Peace On The Shoreline

april 23 metroparksSpring is really here, and it’s so beautiful! I am generally more productive, outgoing and engaged once the brighter, warmer weather hits, and it’s a refreshing change. We had a super cold and gray day last week and I remember thinking that actually, I really like the variety in our weather here. I embraced the cold and had some hearty foods and hunkered down for the evening. While I only lived in Los Angeles for a year and a half, I was pretty much the only person out there that thought El Nino was great because it was nice to have SOME variety instead of the same thing, day after day after day. Rainy days have character. You can choose to run in the rain, or choose to stay close and cozy indoors. Or maybe catch a movie. I appreciate the hot weather so much more because it’s contrasted with our cold winters, which I have come to also love and appreciate since I became an outdoor winter runner.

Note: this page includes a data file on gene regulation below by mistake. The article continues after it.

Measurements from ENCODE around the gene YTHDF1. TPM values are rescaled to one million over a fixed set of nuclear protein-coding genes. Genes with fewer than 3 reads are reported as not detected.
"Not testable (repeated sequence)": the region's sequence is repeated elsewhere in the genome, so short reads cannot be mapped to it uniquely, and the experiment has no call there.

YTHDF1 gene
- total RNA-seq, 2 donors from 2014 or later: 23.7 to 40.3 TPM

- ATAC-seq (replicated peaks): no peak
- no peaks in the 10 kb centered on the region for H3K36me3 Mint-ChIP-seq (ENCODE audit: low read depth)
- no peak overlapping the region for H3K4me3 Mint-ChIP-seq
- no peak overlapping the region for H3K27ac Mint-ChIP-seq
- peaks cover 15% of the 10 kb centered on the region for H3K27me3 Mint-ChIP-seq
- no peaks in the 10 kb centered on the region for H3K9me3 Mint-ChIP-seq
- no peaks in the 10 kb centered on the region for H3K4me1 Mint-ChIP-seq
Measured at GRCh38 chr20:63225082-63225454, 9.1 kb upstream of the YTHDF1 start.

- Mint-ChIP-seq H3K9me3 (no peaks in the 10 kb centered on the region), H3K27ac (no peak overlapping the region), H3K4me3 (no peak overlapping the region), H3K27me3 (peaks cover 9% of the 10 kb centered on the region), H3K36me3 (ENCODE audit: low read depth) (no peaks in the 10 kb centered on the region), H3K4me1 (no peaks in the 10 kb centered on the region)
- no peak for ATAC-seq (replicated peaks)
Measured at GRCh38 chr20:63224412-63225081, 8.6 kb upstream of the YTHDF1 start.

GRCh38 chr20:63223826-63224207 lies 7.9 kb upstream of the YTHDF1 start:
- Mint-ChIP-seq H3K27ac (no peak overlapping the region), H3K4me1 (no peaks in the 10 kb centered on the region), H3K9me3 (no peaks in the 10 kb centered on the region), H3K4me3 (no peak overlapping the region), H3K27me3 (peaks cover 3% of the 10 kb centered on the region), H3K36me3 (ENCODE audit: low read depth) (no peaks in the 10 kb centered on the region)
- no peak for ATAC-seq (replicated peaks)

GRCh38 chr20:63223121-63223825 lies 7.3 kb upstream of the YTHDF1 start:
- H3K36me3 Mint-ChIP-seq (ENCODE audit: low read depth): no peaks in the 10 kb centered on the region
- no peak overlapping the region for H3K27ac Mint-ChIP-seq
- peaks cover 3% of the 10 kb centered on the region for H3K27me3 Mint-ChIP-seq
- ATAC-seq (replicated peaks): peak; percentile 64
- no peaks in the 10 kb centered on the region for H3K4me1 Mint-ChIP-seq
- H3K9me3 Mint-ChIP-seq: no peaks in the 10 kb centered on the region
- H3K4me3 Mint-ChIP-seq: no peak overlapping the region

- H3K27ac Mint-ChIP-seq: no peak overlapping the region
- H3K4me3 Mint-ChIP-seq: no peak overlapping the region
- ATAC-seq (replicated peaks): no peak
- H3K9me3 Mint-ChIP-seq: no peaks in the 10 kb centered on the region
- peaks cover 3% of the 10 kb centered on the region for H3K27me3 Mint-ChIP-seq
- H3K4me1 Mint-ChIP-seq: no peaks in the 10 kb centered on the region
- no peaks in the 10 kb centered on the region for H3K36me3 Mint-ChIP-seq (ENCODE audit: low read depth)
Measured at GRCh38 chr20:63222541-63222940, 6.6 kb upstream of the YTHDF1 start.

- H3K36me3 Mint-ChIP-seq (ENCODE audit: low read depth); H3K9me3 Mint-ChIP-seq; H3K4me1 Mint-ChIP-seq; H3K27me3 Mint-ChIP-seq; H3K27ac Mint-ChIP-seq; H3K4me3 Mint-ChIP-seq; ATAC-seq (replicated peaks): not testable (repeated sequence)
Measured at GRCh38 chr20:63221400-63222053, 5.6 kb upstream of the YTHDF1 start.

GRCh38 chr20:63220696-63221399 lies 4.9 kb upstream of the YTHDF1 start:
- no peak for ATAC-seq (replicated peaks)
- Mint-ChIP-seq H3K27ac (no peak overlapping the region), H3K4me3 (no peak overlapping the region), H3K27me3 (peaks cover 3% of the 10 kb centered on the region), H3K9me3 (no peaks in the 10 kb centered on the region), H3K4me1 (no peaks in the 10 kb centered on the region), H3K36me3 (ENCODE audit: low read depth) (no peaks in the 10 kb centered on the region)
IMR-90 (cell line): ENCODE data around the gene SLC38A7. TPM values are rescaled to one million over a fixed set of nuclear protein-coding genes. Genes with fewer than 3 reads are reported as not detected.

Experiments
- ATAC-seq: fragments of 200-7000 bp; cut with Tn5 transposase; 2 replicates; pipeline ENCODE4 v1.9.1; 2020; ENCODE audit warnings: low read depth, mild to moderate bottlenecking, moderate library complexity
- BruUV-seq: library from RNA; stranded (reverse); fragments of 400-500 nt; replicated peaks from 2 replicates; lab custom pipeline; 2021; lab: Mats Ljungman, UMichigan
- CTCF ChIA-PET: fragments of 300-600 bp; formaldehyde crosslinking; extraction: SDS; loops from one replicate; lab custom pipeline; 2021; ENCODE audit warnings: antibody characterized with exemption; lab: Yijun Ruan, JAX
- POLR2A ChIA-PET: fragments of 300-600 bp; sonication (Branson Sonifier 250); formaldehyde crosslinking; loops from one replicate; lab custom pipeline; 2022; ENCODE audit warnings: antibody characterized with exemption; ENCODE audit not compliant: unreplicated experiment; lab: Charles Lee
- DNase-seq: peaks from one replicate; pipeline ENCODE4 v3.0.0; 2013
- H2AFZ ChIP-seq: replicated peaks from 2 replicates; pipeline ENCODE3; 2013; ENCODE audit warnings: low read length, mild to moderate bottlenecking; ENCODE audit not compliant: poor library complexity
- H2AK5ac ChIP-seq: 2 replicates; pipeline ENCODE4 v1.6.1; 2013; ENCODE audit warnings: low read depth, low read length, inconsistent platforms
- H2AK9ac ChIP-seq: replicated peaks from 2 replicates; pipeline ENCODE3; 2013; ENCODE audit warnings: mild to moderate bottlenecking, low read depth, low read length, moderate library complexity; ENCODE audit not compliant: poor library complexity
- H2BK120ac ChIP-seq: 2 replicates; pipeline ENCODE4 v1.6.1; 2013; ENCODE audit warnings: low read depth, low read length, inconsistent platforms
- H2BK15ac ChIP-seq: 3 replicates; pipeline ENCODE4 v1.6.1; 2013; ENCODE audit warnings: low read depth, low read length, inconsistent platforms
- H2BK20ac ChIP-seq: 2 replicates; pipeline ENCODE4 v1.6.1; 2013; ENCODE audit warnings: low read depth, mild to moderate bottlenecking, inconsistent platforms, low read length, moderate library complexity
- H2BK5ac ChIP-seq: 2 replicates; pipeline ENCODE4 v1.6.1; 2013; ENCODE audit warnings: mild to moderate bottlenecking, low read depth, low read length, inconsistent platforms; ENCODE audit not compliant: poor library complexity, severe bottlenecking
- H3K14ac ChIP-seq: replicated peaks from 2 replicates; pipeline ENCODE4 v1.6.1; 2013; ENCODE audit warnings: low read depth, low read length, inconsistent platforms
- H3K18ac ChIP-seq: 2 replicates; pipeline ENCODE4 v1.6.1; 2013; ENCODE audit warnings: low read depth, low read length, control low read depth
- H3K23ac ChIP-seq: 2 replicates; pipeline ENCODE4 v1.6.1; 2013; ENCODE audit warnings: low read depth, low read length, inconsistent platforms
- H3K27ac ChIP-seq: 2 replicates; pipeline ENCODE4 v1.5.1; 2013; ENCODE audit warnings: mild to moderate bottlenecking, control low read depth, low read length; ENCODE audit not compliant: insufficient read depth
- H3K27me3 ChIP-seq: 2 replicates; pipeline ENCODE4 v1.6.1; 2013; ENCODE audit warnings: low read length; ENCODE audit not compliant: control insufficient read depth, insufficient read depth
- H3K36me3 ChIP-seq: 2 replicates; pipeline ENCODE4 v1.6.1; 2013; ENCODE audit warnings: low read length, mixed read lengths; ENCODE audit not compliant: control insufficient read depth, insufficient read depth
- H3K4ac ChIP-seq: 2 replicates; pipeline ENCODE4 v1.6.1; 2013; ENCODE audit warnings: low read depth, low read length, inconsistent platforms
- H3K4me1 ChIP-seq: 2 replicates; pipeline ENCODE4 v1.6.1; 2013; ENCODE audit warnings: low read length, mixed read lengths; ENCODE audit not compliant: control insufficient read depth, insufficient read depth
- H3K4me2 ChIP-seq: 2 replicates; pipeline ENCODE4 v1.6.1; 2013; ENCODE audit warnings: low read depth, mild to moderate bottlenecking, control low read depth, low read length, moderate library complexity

I think everyone in Cleveland really rabidly lives hard and embraces summer so fully because we have this weather for such a limited time. There is an intense energy to people hosting BBQs, porch drinking parties, kids’ outdoor birthday parties and patio dining that doesn’t happen in places where it’s more moderate all year. And I love that.

I went for a long hike again yesterday to see how spring is developing in our beautiful metroparks system, and to move things forward in my mind and heart that I continue to struggle with. Two people actually offered to go with me, one friend I know well and someone else I only met just recently, but I really wanted to go alone. Those spontaneous moments where you can stop alone and walk to the water’s edge and hear the river rushing, maybe snap a picture of this pathway here or this beautiful field of bluebells there, “going where I list, my own master, total and absolute.” (W.W.).